4. Curtis Radebaugh says:

    I grew up in North Dakota on a farm in the Red River Valley. My family was hard working and wonderful parents. I am now 73 years old and fondly remember my college days at UND – especially my involvement with the Varsity Bards. The singing would touch most anyone’s soul. My mother is still living – she will be 100 Feb. 22 , 2013. A true North Dakot pioneer. Maybe the powers that be will bury me beside her in that North Dakota soil.

    • Laurie Kaldor-Bull says:

      Hi Curtis,
      I don’t know you, but when you posted comments on the North Dakota article, I realized you probably went to school with my brother, Bruce Kaldor (Sigma Chi) and my mother, Jean Kaldor was involved with the Bards at that time. I am Laurie Kaldor-Bull, a mere 62 years old and live in Australia. I have lived here since 1974. The essence of who I am however…will always remain in North Dakota.

  5. Andi says:

    Thank you for your poetry…..my husband & I grew up in N Dak and are always thrilled with its skies and embrace when we visit. We are happy for the riches that are changing the state and we know it is one place that can handle the wealth!

  6. Dianna says:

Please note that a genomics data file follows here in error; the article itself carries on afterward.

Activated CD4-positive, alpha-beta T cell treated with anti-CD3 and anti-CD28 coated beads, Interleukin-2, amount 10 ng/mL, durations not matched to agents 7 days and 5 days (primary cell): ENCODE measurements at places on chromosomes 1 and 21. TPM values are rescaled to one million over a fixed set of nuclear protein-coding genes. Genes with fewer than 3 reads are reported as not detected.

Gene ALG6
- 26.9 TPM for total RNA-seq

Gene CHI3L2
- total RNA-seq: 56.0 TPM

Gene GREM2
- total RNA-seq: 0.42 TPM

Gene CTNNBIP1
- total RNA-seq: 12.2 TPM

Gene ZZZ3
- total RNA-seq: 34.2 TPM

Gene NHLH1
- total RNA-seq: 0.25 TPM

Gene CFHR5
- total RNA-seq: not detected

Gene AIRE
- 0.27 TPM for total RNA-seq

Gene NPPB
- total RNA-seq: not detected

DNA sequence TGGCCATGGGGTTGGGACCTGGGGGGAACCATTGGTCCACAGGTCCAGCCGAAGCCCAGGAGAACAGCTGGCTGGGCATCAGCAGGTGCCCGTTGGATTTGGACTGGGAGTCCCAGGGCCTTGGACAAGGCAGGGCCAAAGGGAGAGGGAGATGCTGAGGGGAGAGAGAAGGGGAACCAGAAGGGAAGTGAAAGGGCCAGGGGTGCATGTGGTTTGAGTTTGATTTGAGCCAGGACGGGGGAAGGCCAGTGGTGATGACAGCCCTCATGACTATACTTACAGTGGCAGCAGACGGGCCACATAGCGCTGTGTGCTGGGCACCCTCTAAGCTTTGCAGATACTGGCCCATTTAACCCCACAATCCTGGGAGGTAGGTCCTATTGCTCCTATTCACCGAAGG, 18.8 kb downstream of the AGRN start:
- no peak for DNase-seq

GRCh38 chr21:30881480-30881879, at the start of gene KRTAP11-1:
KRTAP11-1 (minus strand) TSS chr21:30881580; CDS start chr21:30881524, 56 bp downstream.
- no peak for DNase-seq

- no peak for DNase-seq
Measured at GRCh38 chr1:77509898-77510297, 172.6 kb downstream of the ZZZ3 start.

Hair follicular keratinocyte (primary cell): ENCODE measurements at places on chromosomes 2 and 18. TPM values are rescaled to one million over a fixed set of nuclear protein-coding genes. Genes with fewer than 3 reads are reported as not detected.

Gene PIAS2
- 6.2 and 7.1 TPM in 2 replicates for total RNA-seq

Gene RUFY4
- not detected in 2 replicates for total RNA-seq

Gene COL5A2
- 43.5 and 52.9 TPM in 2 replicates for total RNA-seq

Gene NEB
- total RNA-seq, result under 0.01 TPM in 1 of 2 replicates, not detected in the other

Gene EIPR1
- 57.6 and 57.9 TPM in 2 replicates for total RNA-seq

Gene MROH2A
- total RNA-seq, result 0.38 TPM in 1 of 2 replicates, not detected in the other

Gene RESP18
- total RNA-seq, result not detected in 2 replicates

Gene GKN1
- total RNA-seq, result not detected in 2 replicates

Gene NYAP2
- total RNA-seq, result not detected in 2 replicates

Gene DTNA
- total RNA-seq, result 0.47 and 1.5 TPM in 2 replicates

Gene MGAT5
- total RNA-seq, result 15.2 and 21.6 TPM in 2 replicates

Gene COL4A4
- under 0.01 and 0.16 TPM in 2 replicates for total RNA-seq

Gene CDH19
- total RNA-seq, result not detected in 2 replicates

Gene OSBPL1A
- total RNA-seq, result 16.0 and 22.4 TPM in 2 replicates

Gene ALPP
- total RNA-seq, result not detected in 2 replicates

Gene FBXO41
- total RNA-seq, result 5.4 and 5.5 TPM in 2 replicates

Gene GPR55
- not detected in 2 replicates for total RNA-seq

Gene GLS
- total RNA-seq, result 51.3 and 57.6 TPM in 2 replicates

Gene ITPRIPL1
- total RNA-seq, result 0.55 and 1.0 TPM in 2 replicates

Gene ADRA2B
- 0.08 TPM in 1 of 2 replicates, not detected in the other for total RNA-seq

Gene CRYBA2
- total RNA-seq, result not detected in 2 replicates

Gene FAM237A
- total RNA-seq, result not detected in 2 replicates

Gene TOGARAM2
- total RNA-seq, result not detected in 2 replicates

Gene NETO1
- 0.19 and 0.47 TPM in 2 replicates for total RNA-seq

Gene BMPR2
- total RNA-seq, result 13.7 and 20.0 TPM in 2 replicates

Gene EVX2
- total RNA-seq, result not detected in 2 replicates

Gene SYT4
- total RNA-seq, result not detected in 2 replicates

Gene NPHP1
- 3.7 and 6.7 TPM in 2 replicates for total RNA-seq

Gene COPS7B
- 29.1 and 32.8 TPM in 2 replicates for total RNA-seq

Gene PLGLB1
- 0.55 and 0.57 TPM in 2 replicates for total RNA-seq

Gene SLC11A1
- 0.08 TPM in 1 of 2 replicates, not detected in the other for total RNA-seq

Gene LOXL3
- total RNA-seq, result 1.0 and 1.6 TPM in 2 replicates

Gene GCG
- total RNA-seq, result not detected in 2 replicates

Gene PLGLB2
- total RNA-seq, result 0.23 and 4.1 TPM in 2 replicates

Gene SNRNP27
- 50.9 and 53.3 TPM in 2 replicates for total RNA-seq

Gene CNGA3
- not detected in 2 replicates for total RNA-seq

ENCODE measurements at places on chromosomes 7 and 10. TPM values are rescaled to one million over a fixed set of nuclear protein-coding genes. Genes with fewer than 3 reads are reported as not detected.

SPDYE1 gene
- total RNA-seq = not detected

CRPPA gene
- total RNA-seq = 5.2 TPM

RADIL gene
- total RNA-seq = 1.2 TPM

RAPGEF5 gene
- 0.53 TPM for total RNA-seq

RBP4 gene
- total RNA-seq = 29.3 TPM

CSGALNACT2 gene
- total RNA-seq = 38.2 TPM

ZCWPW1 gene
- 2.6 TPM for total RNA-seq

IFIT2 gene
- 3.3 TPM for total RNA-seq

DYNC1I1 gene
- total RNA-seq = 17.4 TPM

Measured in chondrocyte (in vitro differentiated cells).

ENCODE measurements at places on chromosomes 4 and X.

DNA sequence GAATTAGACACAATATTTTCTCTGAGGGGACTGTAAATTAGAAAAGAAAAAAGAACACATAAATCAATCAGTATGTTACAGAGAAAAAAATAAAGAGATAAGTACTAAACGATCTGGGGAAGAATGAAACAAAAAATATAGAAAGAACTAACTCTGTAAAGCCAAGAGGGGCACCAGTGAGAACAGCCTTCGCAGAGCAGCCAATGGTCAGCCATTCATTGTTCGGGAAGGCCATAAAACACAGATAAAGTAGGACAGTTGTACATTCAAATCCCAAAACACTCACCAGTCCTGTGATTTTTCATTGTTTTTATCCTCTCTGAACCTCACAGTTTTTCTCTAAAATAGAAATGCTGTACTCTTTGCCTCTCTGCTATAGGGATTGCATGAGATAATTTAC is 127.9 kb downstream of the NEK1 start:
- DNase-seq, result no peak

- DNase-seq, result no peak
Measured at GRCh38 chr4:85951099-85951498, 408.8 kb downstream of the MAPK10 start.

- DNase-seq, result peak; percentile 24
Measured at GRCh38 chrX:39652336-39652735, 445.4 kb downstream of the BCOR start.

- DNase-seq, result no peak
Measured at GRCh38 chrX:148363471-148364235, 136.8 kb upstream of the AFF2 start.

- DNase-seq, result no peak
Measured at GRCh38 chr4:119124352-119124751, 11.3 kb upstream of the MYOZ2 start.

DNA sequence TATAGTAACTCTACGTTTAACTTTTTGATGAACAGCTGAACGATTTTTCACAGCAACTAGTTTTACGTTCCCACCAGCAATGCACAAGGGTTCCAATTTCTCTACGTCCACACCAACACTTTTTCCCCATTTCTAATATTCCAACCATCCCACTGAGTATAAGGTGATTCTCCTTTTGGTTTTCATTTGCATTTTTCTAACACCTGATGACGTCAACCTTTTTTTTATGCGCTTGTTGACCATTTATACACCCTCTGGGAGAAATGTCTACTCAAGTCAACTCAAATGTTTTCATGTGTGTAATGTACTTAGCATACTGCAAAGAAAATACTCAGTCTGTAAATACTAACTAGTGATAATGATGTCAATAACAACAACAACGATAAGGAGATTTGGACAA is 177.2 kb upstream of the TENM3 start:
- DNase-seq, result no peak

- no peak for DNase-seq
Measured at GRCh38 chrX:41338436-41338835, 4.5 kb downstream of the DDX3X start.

Rachel, you have captured the essence of North Dakota. I remember the smell of the land after a rain or a warm summer morning, the sparkeling frost covering the bare trees set against a pigeon egg blue of the sky. But for all it’s beauty, it’s people the wonderful, genuine, honest people that make it a great state. I miss it.

  7. Gay Shemorry Williamson says:

    I love this piece. Thank you. It puts into words why, no matter where I have lived, my soul remains in North Dakota.

  8. Pat Ledin says:

    Your writing gave me goosebumps. I was raised in eastern Montana and western North Dakota and when I think of “home” I remember the warm harvest days, the sound of the grasshoppers, the singing of the meadowlark, the breeze that moves the waves of grain waiting to be harvested, and the warmth of the sun on my face. I think of those sounds as silence when compared to the never silent city. Thank you for your beautiful essay.